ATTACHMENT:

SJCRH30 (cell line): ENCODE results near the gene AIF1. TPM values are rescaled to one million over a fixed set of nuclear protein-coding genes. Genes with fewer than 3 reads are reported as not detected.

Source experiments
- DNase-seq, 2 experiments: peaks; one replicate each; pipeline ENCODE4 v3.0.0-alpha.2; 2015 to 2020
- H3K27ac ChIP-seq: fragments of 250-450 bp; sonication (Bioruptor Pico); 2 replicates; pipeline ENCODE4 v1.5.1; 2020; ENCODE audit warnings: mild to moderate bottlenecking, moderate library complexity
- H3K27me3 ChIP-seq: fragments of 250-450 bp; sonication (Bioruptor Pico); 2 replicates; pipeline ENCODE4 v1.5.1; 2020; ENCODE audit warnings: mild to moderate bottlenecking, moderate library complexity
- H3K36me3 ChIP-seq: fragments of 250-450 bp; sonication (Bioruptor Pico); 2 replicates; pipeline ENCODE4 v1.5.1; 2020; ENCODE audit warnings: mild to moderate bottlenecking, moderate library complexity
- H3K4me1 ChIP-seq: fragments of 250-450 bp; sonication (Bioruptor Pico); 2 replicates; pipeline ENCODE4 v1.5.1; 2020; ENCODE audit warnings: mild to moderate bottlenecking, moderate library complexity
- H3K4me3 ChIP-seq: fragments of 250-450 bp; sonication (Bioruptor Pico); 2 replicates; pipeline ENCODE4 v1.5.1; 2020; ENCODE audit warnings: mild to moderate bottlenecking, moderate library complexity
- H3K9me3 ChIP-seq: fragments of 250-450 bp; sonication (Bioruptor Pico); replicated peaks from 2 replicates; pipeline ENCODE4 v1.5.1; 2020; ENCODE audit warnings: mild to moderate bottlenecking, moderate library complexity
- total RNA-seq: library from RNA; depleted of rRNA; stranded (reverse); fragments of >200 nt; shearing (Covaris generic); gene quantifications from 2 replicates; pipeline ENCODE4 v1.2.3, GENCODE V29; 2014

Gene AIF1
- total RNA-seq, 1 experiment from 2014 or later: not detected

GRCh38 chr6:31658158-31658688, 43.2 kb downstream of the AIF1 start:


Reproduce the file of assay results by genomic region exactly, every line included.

SJCRH30 (cell line): ENCODE results near the gene AIF1. TPM values are rescaled to one million over a fixed set of nuclear protein-coding genes. Genes with fewer than 3 reads are reported as not detected.

Source experiments
- DNase-seq, 2 experiments: peaks; one replicate each; pipeline ENCODE4 v3.0.0-alpha.2; 2015 to 2020
- H3K27ac ChIP-seq: fragments of 250-450 bp; sonication (Bioruptor Pico); 2 replicates; pipeline ENCODE4 v1.5.1; 2020; ENCODE audit warnings: mild to moderate bottlenecking, moderate library complexity
- H3K27me3 ChIP-seq: fragments of 250-450 bp; sonication (Bioruptor Pico); 2 replicates; pipeline ENCODE4 v1.5.1; 2020; ENCODE audit warnings: mild to moderate bottlenecking, moderate library complexity
- H3K36me3 ChIP-seq: fragments of 250-450 bp; sonication (Bioruptor Pico); 2 replicates; pipeline ENCODE4 v1.5.1; 2020; ENCODE audit warnings: mild to moderate bottlenecking, moderate library complexity
- H3K4me1 ChIP-seq: fragments of 250-450 bp; sonication (Bioruptor Pico); 2 replicates; pipeline ENCODE4 v1.5.1; 2020; ENCODE audit warnings: mild to moderate bottlenecking, moderate library complexity
- H3K4me3 ChIP-seq: fragments of 250-450 bp; sonication (Bioruptor Pico); 2 replicates; pipeline ENCODE4 v1.5.1; 2020; ENCODE audit warnings: mild to moderate bottlenecking, moderate library complexity
- H3K9me3 ChIP-seq: fragments of 250-450 bp; sonication (Bioruptor Pico); replicated peaks from 2 replicates; pipeline ENCODE4 v1.5.1; 2020; ENCODE audit warnings: mild to moderate bottlenecking, moderate library complexity
- total RNA-seq: library from RNA; depleted of rRNA; stranded (reverse); fragments of >200 nt; shearing (Covaris generic); gene quantifications from 2 replicates; pipeline ENCODE4 v1.2.3, GENCODE V29; 2014

Gene AIF1
- total RNA-seq, 1 experiment from 2014 or later: not detected

GRCh38 chr6:31658158-31658688, 43.2 kb downstream of the AIF1 start: